The program requires a minimum of three full-time academic years of graduate study (or the equivalent) plus internship prior to receiving the doctoral degree; at least two of the three academic training years (or the equivalent) must be at the program from which the doctoral degree is granted; and at least one year must be in full-time residence at the program. 

In addition to coursework, It is an expectation that all students embrace the opportunity to engage in research related activities, service or community outreach activities, and teaching. Students will work with their major advisor to select an activity in each of these areas that aligns with their Plan of Work (POW) and career goals. Students will work with their major advisor to select an activity in each of these areas that aligns with their Plan of Work and career goals. Students are also required to complete a 2,000-hour pre-doctoral internship at an approved clinical site and must take part in an annual review required by the Graduate School each year. Students are required to maintain passing grades and require to complete a B or better in major and cognate courses. 

Students' Plan of Work can be revised due to changes in scheduling or goals. However, students must discuss any potential changes with his or her major advisor first and obtain permission before a substitution is made and before a student enrolls in an alternative course. A change to the POW form is found on the Education website under Students, Forms and documents and Doctor of Philosophy forms.

The Ph.D. Handbook Counseling Psychology Handbook provides students with a chronological set of requirements and procedures from te start to their program to their application for graduation with a completed degree.

Curriculum

EDP: Educational Psychology; PSY: Psychology; EER: Educational Evaluation and Research; ED: Education; CED: Counseling; and, SOC: Sociology

Courses Cr. Hrs.
Electives
EDP 7200 Systemic Theories and Family Therapy 3
EDP 7190 Couples Therapy 3
EDP 7220 Psychotherapy with Children & Adolescents 4
Required Courses
EDP 7420 Systems of Psychotherapy 3
EDP 7370 Psychopathology & Diagnosis 3
EDP 7430 Applications I: Behavioral Psychology and Social Learning 4
CED 7730 Cultural and Diversity Issues in Mental Health Treatment 3
EDP 7520 Ethics and Professional Standards for Psychologists 3
EDP 9000 Doctoral Seminar in Counseling Psychology 3
PSY 7120 Biological Basis of Behavior 3
PSY 7440 Cognitive Development 3
CED 9120 Seminar and Internship Supervising Counselors 3
EDP 8319 Pre-practicum in Clinical Procedures (depends on entry point) 3
EDP 8320 Practicum in Clinical Procedures (2 consecutive semesters) 3
EDP 9319 Advanced Practicum in Clinical Procedures 1-3
EDP 9320 Internship in Clinical Procedures (Doctoral internship) 1-3
College Required Courses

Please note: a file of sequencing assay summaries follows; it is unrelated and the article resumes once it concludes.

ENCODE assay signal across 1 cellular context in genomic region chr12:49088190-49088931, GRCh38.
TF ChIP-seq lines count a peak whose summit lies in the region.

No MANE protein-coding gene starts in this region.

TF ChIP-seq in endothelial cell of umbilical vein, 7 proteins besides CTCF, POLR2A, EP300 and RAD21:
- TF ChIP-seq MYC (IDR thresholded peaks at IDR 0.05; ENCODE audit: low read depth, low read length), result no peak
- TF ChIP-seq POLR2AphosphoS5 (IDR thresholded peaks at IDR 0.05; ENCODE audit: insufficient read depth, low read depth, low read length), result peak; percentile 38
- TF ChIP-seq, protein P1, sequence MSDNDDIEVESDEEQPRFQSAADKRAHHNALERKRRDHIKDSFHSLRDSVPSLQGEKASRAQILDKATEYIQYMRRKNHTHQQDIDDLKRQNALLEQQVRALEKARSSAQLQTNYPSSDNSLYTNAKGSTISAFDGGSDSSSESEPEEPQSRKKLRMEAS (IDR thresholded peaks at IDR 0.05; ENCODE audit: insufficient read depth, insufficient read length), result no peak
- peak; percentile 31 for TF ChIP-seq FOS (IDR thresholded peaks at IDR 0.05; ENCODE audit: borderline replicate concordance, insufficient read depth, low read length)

15 hours of Statistics/Methods
Menu of Methods & Statistics Courses
(Select one)
EER 8992 Research & Experimental Design 3
PSY 7470 Interdisciplinary Research Methods in Social, Cognitive,
and Developmental Psychology
3
Required Sequences
(Select one sequence of statistics courses)
SOC 6280 Social Statistics I 3
SOC 7290 Social Statistics II 3
   
EER 8800 Variance Covariance 3
EER 8820 Multivariate Analysis 3
   
PSY 7150 Quantitative Methods I 3
PSY 8150 Multivariate Analysis 3
Select any of the following with
Advisor/Director approval
EER 7870 Qualitative Research Introduction 3
EER 7910 Qualitative Methods for Diversity & Inclusion 3
EER 8520 Qualitative Research II: Design & Data Collection 3
EER 8840 Structural Equation Modeling 3
   
9991 Dissertation Maintenance 7.5
9992 Dissertation Maintenance 7.5
9993 Dissertation Maintenance 7.5
9994 Dissertation Maintenance 7.5
9995 Dissertation Maintenance - If Needed 0

Plan of work

The Plan of Work (POW) reflects a systematic and organized series of courses, seminars, field experiences, etc., designed to provide advanced academic experiences consistent with the student's academic objectives. It should be planned with the counseling and guidance of the major advisor and completed as early as possible following acceptance into the program, but no later than March 1st of the year following acceptance into the program. Until that time, the program director will act as your advisor.   

The Plan of Work must be approved by the Major Advisor and the College Graduate Officer during the semester in which the student is completing the first 18 semester hours of coursework under advisement. The Plan of Work must conform to the Policy and Procedures stated in this document with at least 24 semester hours of regular graduate coursework in Education. 

Students' Plan of Work can be revised due to changes in scheduling or goals. However, students must discuss any potential changes with his or her major advisor first and obtain permission before a substitution is made and before a student enrolls in an alternative course. A change to the POW form is found on the Education website under Students, Forms and documents and Doctor of Philosophy forms.

Applicant & admissions data

Admissions 2018-2019 2019-2020 2020-2021 2021-2022
Number of applicants 29 30 19 55
Number offered admission 10 3 4 6
Number matriculated 8 3 3 4
Number of students receiving assistantships
or awarded tuition waiver
8 3 3 4
Matriculated student data        
Male 0 0 1 0
Female 8 3 2 4
Transgender 0 0 0 0
Non-Binary 0 0 0 0
Black 1 1 4 3
White 7 2 0 1

Contact

Francesca Pernice, Ph.D. 
Associate professor
313-577 1718
francescapernice@wayne.edu

Theoretical & Behavioral Foundations
Phone: 313-577-1613

Career insights

This tool provides a broad overview of how major selection can lead to careers and is provided without any implied promise of employment. Some careers will require further education, skills, or competencies. Actual salaries may vary significantly between similar employers and could change by graduation, as could employment opportunities and job titles.